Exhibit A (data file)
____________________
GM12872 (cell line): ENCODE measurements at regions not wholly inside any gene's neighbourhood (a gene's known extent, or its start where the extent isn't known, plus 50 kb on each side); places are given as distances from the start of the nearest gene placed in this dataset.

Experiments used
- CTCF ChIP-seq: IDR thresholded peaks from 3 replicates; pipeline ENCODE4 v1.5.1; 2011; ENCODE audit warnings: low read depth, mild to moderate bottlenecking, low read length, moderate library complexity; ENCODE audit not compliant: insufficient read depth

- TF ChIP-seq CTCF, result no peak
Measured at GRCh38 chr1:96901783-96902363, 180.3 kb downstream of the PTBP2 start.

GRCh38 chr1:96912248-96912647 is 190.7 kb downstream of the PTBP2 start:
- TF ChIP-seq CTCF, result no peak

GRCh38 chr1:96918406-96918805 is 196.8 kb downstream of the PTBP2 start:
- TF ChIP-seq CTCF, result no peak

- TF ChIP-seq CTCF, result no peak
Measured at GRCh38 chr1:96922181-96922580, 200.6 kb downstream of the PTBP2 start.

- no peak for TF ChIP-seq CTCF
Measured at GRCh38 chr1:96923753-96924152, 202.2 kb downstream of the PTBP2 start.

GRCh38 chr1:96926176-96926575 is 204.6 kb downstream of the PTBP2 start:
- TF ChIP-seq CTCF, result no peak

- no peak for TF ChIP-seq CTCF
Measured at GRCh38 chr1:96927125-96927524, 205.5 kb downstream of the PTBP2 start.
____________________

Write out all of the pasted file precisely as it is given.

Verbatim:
GM12872 (cell line): ENCODE measurements at regions not wholly inside any gene's neighbourhood (a gene's known extent, or its start where the extent isn't known, plus 50 kb on each side); places are given as distances from the start of the nearest gene placed in this dataset.

Experiments used
- CTCF ChIP-seq: IDR thresholded peaks from 3 replicates; pipeline ENCODE4 v1.5.1; 2011; ENCODE audit warnings: low read depth, mild to moderate bottlenecking, low read length, moderate library complexity; ENCODE audit not compliant: insufficient read depth

- TF ChIP-seq CTCF, result no peak
Measured at GRCh38 chr1:96901783-96902363, 180.3 kb downstream of the PTBP2 start.

GRCh38 chr1:96912248-96912647 is 190.7 kb downstream of the PTBP2 start:
- TF ChIP-seq CTCF, result no peak

GRCh38 chr1:96918406-96918805 is 196.8 kb downstream of the PTBP2 start:
- TF ChIP-seq CTCF, result no peak

- TF ChIP-seq CTCF, result no peak
Measured at GRCh38 chr1:96922181-96922580, 200.6 kb downstream of the PTBP2 start.

- no peak for TF ChIP-seq CTCF
Measured at GRCh38 chr1:96923753-96924152, 202.2 kb downstream of the PTBP2 start.

GRCh38 chr1:96926176-96926575 is 204.6 kb downstream of the PTBP2 start:
- TF ChIP-seq CTCF, result no peak

- no peak for TF ChIP-seq CTCF
Measured at GRCh38 chr1:96927125-96927524, 205.5 kb downstream of the PTBP2 start.